Partnership Audit Rules

    The Bipartisan Budget Act of 2015 (the “Act”) sets forth new partnership audit rules that became effective for most partnerships (and limited liability companies taxed as partnerships) on January 1, 2018. The key components of these rules are as follows:

    1.       The IRS can determine audit adjustments at the partnership, rather than the partner, level.

    2.       Each partnership must designate a “partnership representative” who will be the partnership’s sole representative in connection with an audit or other procedures.

    3.       The partnership is responsible for any underpayment even if the partners have changed.

    A partnership meeting certain criteria can opt out of the new rules on a year-by-year basis. Additionally, under the new rules, the partnership may make an election to shift the underpayment burden to the partners instead of the partnership. However, this election must be made within 45 days after receipt of the final partnership adjustments of a reviewed year.

    Partnerships should consider amending governing documents and strengthening contractual provisions related to the partnership representative; for example, the partnership may want a provision in the operating agreement to require the partnership representative to: (i) provide information and/or notices relating to federal income tax audits or judicial procedures and/or (ii) obtain consent from the partners before acting in any way that may bind the partnership.

     If you have any questions related to this topic and how it may affect you and your business, please call our office at (781) 864-9977.

    Disclaimer: This article has been prepared for informational purposes only. This article is not intended to provide tax or legal advice and we urge you to consult with your tax advisors regarding the application of the Act to your particular situation.  


    Dementia-Focused Planning

    Every 66 seconds, someone in the United States develops dementia.  In fact, the number of people living with dementia worldwide is projected to increase from 47 million in 2015 to 132 million in 2050.  These numbers are staggering and will leave many families strained, both financial and emotionally.  Cognitive impairment can result in self-neglect and poor business or investment decisions.  In addition, we often see estate plans turned upside down at the end of life as a consequence of dementia. 

    Health Care Proxies and Living Wills have become a standard part of estate planning.  These medical directives, however, tend to focus on end-of-life decisions – whether to withdraw or withhold life support.  Although these documents are important, they are limited.  The recent rise of dementia in our society illustrates the need to do more.

    Our office has begun to address the limitations of the standard directives with other planning tools focused specifically on dementia and declining cognition.  One instrument we have implemented is the Caring Committee.  Caring Committees help to supplement traditional directives by creating a team generally comprised of a professional care manager, your health care agent, attorney-in-fact, friends, family and financial or legal advisors to ensure your care needs continue to be met as you age.  Committee members work with you to understand your wishes and then work together to ensure these wishes are being followed.

    In addition to Caring Committees, our office has begun to tailor trusts specifically for clients with dementia diagnoses.  For example, we can include provisions requiring that funds be used toward obtaining optimal care in an independent setting as well as limiting the client’s ability to change the ultimate disposition or limiting their direct control in decision making.  This allows clients to build into their estate plans protections against third parties exploiting their cognitive decline.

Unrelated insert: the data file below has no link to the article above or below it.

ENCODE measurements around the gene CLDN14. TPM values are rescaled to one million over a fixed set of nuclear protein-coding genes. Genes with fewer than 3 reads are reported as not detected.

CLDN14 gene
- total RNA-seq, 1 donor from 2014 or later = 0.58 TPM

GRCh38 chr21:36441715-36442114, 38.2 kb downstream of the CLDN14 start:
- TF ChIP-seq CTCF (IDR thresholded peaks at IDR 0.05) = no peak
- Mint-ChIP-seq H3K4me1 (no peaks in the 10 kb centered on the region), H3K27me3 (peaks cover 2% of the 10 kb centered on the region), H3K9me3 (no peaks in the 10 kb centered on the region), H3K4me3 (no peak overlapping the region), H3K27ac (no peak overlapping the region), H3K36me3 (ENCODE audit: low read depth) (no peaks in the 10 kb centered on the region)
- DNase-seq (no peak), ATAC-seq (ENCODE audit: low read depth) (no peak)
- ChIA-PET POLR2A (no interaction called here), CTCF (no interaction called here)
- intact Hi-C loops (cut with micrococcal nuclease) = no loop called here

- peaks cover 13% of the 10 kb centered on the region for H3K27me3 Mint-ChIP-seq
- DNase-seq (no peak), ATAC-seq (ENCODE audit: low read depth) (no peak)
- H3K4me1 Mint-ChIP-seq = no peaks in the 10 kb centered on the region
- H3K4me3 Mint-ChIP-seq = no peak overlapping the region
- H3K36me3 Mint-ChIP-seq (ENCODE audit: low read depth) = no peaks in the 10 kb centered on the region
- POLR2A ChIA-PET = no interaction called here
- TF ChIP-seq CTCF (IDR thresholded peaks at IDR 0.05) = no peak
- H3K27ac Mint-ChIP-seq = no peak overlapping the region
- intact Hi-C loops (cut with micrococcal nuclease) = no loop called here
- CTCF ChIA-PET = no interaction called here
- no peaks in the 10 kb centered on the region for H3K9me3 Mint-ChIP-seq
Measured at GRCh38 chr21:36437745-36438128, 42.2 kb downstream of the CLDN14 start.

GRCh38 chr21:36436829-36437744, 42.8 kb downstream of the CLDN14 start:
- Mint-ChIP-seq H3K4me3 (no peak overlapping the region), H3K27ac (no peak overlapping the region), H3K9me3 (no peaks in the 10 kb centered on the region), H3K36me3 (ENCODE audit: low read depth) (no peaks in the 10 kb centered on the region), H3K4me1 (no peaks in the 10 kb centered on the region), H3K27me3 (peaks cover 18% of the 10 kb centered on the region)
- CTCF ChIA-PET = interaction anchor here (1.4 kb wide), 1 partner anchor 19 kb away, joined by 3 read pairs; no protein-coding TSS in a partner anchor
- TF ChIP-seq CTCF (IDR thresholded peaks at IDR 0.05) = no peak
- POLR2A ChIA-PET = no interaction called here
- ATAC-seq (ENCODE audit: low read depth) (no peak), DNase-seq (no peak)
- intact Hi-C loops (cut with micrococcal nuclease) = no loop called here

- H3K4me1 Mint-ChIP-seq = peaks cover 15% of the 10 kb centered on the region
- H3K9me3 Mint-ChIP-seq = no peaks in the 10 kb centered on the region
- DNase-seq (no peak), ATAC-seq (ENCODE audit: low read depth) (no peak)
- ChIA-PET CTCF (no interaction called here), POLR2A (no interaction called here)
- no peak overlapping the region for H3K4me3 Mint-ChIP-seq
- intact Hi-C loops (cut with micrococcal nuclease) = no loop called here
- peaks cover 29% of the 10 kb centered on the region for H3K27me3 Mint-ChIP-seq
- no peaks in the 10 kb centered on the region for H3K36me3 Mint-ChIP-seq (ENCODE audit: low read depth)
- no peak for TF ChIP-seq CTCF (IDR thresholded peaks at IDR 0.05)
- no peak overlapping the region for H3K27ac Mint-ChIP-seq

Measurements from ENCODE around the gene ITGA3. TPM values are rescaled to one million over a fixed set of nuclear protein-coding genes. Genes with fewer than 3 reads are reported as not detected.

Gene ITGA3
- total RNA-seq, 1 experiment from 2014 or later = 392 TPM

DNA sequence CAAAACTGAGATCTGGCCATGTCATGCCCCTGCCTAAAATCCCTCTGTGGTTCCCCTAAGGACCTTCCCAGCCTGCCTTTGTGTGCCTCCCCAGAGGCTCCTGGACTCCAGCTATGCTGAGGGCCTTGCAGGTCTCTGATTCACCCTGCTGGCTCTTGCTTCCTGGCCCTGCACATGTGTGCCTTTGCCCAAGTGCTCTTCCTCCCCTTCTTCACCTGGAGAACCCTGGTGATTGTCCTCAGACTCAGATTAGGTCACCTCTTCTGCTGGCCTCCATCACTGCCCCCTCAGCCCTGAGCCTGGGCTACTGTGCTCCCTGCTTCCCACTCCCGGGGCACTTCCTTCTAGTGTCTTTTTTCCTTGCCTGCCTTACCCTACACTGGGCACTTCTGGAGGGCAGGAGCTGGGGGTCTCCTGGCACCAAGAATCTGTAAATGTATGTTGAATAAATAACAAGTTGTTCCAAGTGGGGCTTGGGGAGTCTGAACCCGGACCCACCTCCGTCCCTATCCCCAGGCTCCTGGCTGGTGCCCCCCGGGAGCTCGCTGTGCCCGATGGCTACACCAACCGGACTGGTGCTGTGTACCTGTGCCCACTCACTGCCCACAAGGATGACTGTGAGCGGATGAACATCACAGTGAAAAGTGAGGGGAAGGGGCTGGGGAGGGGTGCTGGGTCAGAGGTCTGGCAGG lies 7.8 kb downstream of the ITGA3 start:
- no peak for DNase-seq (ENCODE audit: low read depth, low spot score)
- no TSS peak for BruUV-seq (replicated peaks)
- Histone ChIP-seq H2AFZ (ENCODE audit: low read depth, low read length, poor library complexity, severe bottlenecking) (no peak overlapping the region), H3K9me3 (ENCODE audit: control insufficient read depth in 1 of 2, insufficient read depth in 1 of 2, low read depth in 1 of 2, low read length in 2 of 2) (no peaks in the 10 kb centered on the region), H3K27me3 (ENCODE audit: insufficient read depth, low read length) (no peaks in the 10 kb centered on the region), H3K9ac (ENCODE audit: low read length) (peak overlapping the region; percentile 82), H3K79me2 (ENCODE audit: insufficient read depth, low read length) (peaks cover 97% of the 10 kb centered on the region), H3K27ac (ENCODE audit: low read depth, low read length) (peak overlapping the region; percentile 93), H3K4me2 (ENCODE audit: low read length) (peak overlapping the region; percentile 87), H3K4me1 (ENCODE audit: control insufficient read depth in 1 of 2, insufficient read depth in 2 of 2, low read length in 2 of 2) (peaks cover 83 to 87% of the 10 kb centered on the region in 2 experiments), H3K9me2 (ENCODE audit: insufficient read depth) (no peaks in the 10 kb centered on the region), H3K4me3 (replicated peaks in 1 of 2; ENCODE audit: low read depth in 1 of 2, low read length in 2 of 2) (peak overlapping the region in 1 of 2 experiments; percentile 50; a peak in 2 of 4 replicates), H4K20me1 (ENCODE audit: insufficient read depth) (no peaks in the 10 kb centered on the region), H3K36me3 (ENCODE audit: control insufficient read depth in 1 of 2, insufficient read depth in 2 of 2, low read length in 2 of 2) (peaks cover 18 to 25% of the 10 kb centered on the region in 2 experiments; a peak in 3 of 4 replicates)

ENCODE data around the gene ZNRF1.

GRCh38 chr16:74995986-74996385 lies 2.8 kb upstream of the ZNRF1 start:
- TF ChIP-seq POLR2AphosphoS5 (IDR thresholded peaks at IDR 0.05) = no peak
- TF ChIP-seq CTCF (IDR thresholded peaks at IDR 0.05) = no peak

We have also begun to discuss with clients how they want their medical and personal decisions made on their behalf in relation to the onset of dementia.  A recent New York Times Article, “One Day Your Mind May Fade.  At Least You’ll Have a Plan,” discusses another tool to plan for cognitive decline – a dementia-specific advanced directive.  The article discusses the complexities of a dementia diagnosis in terms of planning.  Specifically, it outlines the complications in determining the point at which dementia patients can no longer direct their own care – a much less predictable or obvious threshold than that of the standard used in the traditional directive.  Unlike a standard medical directive, dementia-specific advanced directives can be tailored to the course of the illness.  The proposed directive plans for what can be a very slowly-progressing and patient-specific disease, allowing clients’ goals and preferences to change over time.  By outlining differing stages of the disease and calling for the persons’ main goals at each differing stage, the dementia-specific advanced directive gives people a sense of control over what is often an unpredictable and uncontrollable illness.

    It is important, however, to remember these medical directives, however important, do not replace the need to talk about the potential of cognitive decline.  Ellen Goodman, founder of The Conversation Project, emphasizes the importance of your designated agents understanding what you value and what is important to you.  These dementia-specific advanced directives, along with other planning tools such as the Caring Committee and cognitive decline specific Trust provisions, should be used as a means to facilitate these conversations and to document your intentions for your agents and supports as a reference for when you can no longer articulate such.

    If you have questions on how this topic may affect you, please feel free to contact us at (781) 864-9977.

    To access the full article and sample directive visit :  To read more about the Conversation Project visit: